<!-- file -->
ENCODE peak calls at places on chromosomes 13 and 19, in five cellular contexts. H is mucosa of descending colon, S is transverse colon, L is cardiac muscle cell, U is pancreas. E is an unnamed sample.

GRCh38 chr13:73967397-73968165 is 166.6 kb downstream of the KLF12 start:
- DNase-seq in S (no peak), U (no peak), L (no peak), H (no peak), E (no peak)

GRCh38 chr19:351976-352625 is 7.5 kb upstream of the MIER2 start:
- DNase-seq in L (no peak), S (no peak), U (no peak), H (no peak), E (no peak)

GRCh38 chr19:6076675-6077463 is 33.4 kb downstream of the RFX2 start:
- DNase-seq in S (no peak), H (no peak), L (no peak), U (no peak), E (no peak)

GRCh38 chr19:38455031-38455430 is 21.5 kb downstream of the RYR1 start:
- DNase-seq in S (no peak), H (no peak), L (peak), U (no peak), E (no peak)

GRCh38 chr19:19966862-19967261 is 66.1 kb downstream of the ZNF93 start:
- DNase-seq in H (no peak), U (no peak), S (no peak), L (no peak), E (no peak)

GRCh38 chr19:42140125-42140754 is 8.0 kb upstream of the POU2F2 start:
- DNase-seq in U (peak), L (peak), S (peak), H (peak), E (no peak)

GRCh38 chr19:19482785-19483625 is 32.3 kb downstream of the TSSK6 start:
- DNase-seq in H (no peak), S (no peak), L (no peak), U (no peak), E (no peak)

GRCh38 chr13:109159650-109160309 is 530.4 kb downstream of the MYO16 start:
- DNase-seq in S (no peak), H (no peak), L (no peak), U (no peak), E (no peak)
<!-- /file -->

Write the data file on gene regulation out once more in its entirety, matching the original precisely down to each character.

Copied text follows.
ENCODE peak calls at places on chromosomes 13 and 19, in five cellular contexts. H is mucosa of descending colon, S is transverse colon, L is cardiac muscle cell, U is pancreas. E is an unnamed sample.

GRCh38 chr13:73967397-73968165 is 166.6 kb downstream of the KLF12 start:
- DNase-seq in S (no peak), U (no peak), L (no peak), H (no peak), E (no peak)

GRCh38 chr19:351976-352625 is 7.5 kb upstream of the MIER2 start:
- DNase-seq in L (no peak), S (no peak), U (no peak), H (no peak), E (no peak)

GRCh38 chr19:6076675-6077463 is 33.4 kb downstream of the RFX2 start:
- DNase-seq in S (no peak), H (no peak), L (no peak), U (no peak), E (no peak)

GRCh38 chr19:38455031-38455430 is 21.5 kb downstream of the RYR1 start:
- DNase-seq in S (no peak), H (no peak), L (peak), U (no peak), E (no peak)

GRCh38 chr19:19966862-19967261 is 66.1 kb downstream of the ZNF93 start:
- DNase-seq in H (no peak), U (no peak), S (no peak), L (no peak), E (no peak)

GRCh38 chr19:42140125-42140754 is 8.0 kb upstream of the POU2F2 start:
- DNase-seq in U (peak), L (peak), S (peak), H (peak), E (no peak)

GRCh38 chr19:19482785-19483625 is 32.3 kb downstream of the TSSK6 start:
- DNase-seq in H (no peak), S (no peak), L (no peak), U (no peak), E (no peak)

GRCh38 chr13:109159650-109160309 is 530.4 kb downstream of the MYO16 start:
- DNase-seq in S (no peak), H (no peak), L (no peak), U (no peak), E (no peak)